LANSING (AP) — Michigan State University has agreed to pay $500 million to settle claims from more than 300 women and girls who said they were assaulted by sports doctor Larry Nassar in the worst sex-abuse case in sports history, officials announced Wednesday.
The deal surpasses the $100 million-plus paid by Penn State University to settle claims by at least 35 people who accused assistant football coach Jerry Sandusky of sexual abuse, though the Nassar agreement involves far more victims.
"We are truly sorry to all the survivors and their families for what they have been through, and we admire the courage it has taken to tell their stories," said Brian Breslin, chairman of MSU’s governing board. "We recognize the need for change on our campus and in our community around sexual assault awareness and prevention."
It is not clear how much each victim will receive, although the money will not be divided equally. It is also unclear where the money will come from.
University spokeswoman Emily Guerrant said school leaders will now work on a way to pay the bill.
Cross removed from state land after complaint
GRASS LAKE TWP. (AP) — A large white cross that's been in Jackson County for nearly 70 years has been taken down after a complaint over the religious symbol standing on state-owned land.
The Michigan Association of Civil Rights Activists asked the state Department of Natural Resources to remove the Grass Lake Ministerial Association's cross in March after a resident complained. The cross has stood on Sackrider Hill since 1950.
The ministerial association voted to take down the cross after meeting with agency officials.
"Basically, it came down to, there was a cross that we didn't own that was on land that we did own," said John Pepin, the DNR’s deputy public information officer. "We worked with the people that owned the cross and they voted to support removing it to a permanent location."
The activist group said that the cross' placement on public land amounted to an unconstitutional government endorsement of a religion.
A volunteer group, Grassroots Jackson, said this week that it was shocked and disappointed by the removal of the cross. The group started an online petition in March called "Save the Jackson Cross," which gathered more than 2,500 signatures.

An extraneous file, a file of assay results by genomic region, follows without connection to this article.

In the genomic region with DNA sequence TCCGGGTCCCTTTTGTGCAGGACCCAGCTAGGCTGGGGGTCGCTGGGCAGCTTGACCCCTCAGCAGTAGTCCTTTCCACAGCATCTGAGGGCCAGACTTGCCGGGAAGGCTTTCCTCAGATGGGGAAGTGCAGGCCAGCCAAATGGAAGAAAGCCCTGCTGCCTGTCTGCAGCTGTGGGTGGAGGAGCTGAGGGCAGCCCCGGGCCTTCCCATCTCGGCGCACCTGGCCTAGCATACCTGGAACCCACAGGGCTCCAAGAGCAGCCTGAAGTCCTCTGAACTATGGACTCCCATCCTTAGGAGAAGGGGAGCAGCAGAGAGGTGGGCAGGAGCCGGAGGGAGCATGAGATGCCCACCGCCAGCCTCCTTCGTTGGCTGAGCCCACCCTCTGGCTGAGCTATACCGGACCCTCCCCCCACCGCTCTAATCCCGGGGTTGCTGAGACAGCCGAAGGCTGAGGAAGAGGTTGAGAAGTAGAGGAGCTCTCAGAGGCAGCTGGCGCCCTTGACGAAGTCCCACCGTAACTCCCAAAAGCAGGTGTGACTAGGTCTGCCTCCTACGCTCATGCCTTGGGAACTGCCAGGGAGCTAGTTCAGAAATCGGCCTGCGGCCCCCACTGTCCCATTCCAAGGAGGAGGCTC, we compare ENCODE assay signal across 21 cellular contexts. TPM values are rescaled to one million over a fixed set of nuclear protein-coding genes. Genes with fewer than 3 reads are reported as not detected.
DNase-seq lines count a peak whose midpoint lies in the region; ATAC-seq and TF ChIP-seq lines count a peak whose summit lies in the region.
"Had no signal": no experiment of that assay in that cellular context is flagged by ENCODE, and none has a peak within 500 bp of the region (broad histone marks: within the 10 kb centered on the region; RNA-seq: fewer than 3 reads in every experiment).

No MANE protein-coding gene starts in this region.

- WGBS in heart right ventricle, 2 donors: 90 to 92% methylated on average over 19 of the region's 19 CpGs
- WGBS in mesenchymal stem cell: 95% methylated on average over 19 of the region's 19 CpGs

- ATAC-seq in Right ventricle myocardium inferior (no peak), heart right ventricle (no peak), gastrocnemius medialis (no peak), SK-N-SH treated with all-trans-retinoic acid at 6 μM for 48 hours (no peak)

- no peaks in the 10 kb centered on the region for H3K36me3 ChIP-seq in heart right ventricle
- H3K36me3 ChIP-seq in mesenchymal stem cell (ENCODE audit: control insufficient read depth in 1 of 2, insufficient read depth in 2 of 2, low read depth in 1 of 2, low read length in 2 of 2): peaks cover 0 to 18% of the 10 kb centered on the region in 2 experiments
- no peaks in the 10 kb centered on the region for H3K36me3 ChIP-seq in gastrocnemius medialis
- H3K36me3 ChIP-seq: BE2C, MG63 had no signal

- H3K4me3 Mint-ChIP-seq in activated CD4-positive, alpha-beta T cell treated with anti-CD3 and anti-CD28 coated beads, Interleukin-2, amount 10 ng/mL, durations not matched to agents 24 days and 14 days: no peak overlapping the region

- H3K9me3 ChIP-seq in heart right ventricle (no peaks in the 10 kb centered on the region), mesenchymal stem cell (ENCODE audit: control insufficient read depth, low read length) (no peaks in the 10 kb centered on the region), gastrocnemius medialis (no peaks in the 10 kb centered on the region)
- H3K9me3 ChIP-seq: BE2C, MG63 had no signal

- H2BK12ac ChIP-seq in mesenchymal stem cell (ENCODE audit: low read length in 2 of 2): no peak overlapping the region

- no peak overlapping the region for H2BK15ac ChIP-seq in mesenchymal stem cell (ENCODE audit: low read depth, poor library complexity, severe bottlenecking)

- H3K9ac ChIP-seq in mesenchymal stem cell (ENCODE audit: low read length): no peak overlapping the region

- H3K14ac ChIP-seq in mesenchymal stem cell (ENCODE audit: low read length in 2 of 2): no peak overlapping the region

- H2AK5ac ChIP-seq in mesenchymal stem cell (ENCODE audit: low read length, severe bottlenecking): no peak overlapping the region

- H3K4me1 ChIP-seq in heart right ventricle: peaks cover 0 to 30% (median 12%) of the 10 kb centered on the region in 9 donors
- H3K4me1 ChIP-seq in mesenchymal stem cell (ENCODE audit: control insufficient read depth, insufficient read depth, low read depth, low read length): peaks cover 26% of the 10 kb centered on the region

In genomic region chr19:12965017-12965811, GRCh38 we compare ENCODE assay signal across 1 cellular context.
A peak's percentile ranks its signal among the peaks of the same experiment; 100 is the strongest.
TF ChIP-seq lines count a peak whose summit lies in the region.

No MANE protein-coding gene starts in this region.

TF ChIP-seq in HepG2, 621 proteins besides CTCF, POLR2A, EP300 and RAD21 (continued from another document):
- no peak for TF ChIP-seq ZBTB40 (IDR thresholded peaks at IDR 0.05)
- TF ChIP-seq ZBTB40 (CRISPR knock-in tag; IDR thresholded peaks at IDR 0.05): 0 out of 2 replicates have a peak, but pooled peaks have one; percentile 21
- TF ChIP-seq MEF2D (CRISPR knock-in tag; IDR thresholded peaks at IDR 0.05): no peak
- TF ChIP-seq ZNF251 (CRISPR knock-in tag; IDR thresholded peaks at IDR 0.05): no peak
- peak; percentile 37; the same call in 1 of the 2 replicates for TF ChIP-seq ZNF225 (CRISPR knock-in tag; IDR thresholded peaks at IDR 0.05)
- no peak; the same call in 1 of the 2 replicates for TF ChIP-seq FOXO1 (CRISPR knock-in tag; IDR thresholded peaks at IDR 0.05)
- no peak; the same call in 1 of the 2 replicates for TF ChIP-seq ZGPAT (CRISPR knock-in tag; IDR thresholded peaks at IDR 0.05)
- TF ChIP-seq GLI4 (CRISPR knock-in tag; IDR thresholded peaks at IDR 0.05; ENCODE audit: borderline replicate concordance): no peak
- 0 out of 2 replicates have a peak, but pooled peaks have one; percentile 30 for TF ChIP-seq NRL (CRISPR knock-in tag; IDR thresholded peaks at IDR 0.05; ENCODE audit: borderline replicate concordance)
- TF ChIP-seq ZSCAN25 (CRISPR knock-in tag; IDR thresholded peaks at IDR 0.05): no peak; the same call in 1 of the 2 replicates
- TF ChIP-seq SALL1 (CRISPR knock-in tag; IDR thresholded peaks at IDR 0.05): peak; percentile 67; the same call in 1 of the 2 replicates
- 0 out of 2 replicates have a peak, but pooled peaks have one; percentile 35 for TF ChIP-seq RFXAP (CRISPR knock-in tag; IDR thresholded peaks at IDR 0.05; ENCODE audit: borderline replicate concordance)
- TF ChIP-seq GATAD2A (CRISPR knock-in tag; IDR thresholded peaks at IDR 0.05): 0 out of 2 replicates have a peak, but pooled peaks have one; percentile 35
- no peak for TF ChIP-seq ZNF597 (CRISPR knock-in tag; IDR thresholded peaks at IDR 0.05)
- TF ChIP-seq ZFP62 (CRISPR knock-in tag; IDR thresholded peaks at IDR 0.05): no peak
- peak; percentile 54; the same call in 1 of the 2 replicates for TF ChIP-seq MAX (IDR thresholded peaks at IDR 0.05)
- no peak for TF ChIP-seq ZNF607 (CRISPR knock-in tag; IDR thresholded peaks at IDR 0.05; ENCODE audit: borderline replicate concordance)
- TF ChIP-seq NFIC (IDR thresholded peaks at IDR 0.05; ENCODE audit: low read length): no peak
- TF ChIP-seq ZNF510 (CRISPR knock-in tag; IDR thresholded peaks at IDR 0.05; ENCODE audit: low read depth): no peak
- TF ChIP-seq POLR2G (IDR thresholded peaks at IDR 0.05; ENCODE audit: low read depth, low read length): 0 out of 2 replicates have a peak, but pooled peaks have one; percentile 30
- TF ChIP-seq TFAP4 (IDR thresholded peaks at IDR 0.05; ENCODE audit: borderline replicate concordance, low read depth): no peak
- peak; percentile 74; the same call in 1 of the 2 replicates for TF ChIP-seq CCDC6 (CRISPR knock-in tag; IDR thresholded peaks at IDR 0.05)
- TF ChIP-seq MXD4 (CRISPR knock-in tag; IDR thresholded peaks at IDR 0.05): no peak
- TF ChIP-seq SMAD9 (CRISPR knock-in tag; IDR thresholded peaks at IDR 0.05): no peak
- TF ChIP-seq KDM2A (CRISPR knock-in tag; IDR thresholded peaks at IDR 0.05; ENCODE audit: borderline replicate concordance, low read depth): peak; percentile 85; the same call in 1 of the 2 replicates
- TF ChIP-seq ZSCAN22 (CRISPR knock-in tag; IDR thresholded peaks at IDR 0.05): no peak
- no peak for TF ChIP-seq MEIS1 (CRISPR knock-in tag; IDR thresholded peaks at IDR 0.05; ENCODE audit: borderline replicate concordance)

Michigan jobless rate unchanged at 4.7 percent in April
LANSING (AP) — Michigan's unemployment rate remained unchanged at 4.7 percent in April.
Figures released Wednesday by the Michigan Department of Technology, Management & Budget show Michigan's jobless rate was eight-tenths of a percentage point above the national rate of 3.9 percent last month and three-tenths of a percentage point higher than the state's April 2017 rate of 4.4 percent.
The agency said total employment increased by 6,000 during the month and the number of unemployed in the state fell by 2,000.
Bureau of Labor Market Information and Strategic Initiatives Director Jason Palmer said some industry sectors such as construction and leisure and hospitality services reported lower than normal April seasonal job gains, probably because of the weather.
Man sentenced to jail for posing as an ambulance medic
GRAND RAPIDS (AP) — A man who authorities say posed as an ambulance medic for an evening in West Michigan and helped with patients has been sentenced to nine months in jail.
Anthony Mario Fortuna, 42, learned his punishment Tuesday in Grand Rapids for impersonating a medical services employee. Fortuna apologized, saying he was "totally out of line,” the Grand Rapids Press reported.
On Jan. 19, Fortuna received permission to be on an ambulance ride-along and helped load patients. Authorities said he falsely told workers he was a former medical transportation company employee.
Kent County Circuit Judge Donald Johnston said Fortuna also started an IV on a patient and may have administered medicine.
Fortuna previously was sent to federal prison for falsely warning about possible explosive attacks in Michigan.